Nothing Is Invisible

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Posts Tagged ‘Conceptual Art’

Anish Kapoor – Leviathan at Monumenta – Photos & Video

Posted by the editors on Saturday, 14 May 2011

Leviathan (2011) by Anish Kapoor

Anish Kapoor’s truly monumental installation Leviathan, currently at Monumenta at the Grand Palais in Paris, is shown in all its beauty (well, perhaps not all) in a post published by the great design blog Designboom, entitled, in Designboom’s own pithy manner, “anish kapoor: monumenta 2011 – leviathan“.  A true feast for the eyes, with absolutely wonderful photos, and fascinating comments by Kapoor himself, in video, below.  All thanks to Designboom.  Bravo and merci!!

images: © designboom

See our previous posts on Anish Kapoor, here.

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Posted in Abstract Art, Art, Conceptual Art, culture, Environment, Exhibitions, General, Installations, Links, Museum & Gallery Shows, Museums, Nothing Is Invisible, nothingisinvisible, sculpture, video | Tagged: , , , , , , , , , , , | Leave a Comment »

Point Omega, by Don DeLillo

Posted by the editors on Wednesday, 27 April 2011

PointOmega.jpg

Point Omega, by Don DeLillo

Point Omega (2010) (novel) by Don DeLillo (White Noise (1985), Underworld (1997), The Body Artist (2001), Falling Man (2007)).  Disturbing, masterful, spare; lucid and complex.

According to DeLillo, the novel considers an idea from “…the writing of the Jesuit thinker and paleontologist Pierre Teilhard de Chardin.”  The ‘Omega Point’ of the title “…[is] the possible idea that human consciousness is reaching a point of exhaustion and that what comes next may be either a paroxysm or something enormously sublime and unenvisionable.”  (According to Wikipedia, Teilhard makes sense of the universe by its evolutionary process. He interprets complexity as the axis of evolution of matter into a geosphere, a biosphere, into consciousness (in man), and then to supreme consciousness (the Omega Point).  The Omega Point is said to denote the state of  maximum organized complexity (complexity combined with centricity), towards which the universe is evolving.)

 As on knows, omega (the last letter of the Greek alphabet) is often used to denote the last, the end, or the ultimate limit of a set, in contrast to alpha, the first letter of the Greek alphabet. In the New Testament, God is declared to be the “alpha and omega, the beginning and the end, the first and the last”. (Wikipedia)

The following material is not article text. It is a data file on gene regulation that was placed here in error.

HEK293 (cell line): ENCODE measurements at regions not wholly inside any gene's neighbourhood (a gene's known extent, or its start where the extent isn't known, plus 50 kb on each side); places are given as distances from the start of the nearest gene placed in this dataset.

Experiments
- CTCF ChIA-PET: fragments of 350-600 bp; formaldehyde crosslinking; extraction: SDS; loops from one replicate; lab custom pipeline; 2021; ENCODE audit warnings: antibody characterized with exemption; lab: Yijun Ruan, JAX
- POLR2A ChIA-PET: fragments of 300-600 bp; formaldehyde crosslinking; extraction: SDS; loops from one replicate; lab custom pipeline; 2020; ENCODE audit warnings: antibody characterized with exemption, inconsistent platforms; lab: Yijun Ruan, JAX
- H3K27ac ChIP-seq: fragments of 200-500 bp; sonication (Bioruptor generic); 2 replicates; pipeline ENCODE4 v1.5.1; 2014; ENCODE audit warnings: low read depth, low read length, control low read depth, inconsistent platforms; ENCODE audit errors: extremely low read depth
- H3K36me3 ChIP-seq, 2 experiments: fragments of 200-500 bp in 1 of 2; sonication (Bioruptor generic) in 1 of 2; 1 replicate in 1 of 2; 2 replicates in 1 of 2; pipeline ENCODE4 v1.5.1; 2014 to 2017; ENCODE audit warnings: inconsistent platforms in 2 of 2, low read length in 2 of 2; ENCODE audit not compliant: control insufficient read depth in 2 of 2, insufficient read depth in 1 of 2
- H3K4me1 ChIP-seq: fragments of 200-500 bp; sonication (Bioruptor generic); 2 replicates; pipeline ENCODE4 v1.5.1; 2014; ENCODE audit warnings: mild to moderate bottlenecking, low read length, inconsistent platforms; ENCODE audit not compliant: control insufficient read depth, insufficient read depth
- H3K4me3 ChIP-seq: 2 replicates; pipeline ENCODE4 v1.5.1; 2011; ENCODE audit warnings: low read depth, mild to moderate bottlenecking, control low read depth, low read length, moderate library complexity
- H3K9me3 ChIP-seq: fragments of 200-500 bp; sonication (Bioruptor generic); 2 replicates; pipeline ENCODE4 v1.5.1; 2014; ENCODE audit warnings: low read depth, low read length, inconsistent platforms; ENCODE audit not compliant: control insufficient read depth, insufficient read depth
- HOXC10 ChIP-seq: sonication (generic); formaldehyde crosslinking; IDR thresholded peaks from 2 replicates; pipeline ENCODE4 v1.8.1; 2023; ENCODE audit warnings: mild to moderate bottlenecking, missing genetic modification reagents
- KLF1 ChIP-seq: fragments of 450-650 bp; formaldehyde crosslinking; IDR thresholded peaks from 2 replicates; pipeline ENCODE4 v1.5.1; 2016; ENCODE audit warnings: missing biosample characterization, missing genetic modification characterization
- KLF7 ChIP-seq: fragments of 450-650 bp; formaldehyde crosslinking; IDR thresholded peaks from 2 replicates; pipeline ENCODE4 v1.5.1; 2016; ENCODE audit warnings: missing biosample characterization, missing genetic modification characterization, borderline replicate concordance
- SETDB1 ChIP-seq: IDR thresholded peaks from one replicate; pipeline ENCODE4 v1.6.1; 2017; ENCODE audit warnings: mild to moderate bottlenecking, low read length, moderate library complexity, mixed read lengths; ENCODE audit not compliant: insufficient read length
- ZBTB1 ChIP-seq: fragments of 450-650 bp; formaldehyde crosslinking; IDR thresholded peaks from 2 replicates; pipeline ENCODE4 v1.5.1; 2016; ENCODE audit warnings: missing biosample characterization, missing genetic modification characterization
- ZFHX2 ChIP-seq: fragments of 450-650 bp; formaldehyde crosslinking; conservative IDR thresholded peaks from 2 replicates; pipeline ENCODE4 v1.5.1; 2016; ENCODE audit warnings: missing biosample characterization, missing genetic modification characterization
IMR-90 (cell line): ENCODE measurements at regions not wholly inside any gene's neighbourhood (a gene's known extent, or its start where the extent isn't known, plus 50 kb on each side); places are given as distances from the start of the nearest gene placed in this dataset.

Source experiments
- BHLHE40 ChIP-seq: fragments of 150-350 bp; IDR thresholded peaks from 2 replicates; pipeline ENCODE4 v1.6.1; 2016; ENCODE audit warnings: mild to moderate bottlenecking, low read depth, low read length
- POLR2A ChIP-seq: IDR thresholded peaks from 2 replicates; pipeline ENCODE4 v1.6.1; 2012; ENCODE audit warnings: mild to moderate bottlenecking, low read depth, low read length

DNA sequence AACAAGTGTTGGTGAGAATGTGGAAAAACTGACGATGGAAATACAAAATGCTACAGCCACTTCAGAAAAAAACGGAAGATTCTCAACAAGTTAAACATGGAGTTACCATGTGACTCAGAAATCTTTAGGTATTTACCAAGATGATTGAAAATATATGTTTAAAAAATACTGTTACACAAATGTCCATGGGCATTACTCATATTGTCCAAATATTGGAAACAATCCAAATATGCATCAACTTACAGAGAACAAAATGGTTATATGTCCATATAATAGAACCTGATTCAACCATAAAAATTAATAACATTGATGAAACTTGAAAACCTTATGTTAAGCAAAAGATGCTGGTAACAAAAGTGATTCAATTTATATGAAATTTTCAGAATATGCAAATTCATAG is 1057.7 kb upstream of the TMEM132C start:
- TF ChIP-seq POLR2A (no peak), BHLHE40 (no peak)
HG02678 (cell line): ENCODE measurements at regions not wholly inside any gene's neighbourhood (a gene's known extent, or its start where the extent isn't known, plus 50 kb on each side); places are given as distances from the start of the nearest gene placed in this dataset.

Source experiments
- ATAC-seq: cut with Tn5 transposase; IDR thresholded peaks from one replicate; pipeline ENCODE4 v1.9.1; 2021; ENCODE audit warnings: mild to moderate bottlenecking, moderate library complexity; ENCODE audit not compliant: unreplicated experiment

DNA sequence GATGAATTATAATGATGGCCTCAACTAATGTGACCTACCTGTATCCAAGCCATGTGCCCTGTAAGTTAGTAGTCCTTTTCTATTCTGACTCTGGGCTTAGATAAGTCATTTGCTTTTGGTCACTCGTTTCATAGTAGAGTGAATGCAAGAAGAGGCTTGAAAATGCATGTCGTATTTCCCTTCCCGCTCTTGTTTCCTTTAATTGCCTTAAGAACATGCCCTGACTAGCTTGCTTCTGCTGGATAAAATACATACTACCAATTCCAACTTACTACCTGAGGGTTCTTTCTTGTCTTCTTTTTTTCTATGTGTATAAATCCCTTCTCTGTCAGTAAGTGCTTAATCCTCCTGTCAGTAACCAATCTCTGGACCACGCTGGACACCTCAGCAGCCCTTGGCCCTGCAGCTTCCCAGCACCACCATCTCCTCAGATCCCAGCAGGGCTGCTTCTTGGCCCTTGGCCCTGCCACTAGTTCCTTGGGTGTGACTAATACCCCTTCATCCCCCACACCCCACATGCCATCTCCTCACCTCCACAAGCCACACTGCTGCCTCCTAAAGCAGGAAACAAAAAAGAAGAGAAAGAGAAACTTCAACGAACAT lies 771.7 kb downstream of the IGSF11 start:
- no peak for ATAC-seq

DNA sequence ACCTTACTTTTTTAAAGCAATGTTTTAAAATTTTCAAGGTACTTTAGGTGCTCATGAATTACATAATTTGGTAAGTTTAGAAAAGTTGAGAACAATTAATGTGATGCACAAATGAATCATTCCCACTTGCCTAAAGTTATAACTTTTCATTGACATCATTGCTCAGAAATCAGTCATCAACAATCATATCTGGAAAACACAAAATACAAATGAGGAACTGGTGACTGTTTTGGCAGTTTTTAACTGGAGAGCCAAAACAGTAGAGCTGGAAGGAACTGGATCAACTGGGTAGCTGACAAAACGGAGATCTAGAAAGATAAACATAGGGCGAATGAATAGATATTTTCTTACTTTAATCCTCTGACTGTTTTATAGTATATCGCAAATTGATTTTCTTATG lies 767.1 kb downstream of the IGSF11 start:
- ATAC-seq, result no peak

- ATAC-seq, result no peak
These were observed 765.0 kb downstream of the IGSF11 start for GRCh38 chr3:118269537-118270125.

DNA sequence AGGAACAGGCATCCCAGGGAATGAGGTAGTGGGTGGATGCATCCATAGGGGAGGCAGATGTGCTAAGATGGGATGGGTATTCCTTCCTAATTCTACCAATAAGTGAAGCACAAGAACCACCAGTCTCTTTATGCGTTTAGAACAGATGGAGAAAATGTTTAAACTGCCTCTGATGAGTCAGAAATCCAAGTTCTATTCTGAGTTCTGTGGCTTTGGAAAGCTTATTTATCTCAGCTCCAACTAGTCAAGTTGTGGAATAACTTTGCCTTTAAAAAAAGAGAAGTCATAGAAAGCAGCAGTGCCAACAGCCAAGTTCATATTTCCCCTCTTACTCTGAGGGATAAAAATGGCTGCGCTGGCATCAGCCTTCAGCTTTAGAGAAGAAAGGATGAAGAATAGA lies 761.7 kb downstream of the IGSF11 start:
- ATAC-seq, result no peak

Omega can equally be thought of as the end of death or even time, or as the name of the end; in linguistics, as the phonological word; in textual criticism, as the archetype of a manuscript tradition

At the end of Point Omega, DeLillo, in his “Acknowledgment”, writes: “24 Hour Psycho, a videowork by Douglas Gordon, was first screened in 1993 in Glasgow and Berlin.  It was installed at the Museum of Modern Art in New York in the summer of 2006.” 24 Hour Psycho is the showing of Alfred Hitchcock‘s classic film thriller Psycho (1960) slowed down from its usual 24 frames per second, 109 minute running time, so that it runs 1440 minutes, or 24 hours, at approximately 2 frames per second.  In Point Omega, the first and last sections of the DeLillo’s novel take place during a showing of 24 Hour Psycho.

24 Hour Psycho, as an artistic creation, deals with themes common to Gordon’s work, such as “recognition and repetition, time and memory, complicity and duplicity, authorship and authenticity, darkness and light”, as one can learn in an piece in The Guardian.  Moreover, the slideshow and text accompanying it, as highly relevant as they are to DeLillo’s work, are fascinating in their own right.

With respect to the first edition cover of Point Omega, one could wonder at the presence of the sign for infinity, given the accepted literal and symbolic understanding of “omega” as, truly, the end.  Conscious choice and interesting implications of infinite endings, or even, the end of infinity?  Amusing joke?  Artist’s choice?  Coincidence? (PR)

We recommend that you buy your books.  Have a wonderful personal library.

Omega uc lc.svg

images: Wikipedia

nothingisinvisible@live.fr

Posted in Art, Book Reviews, Conceptual Art, culture, Exhibitions, film, General, Installations, Language, Links, Literature, Museum & Gallery Shows, Nothing Is Invisible, nothingisinvisible, Slide Shows | Tagged: , , , , , , , , , , , , , , , , , , , , , , , , , , , , , , , , , , | 1 Comment »

The Future of British Art?

Posted by the editors on Tuesday, 5 April 2011

Stocking filler? ... Tracey Emin's My Bed – British art's apex of technical uninvolvement.

Tracey Emin’s My Bed – British art at its sleepiest?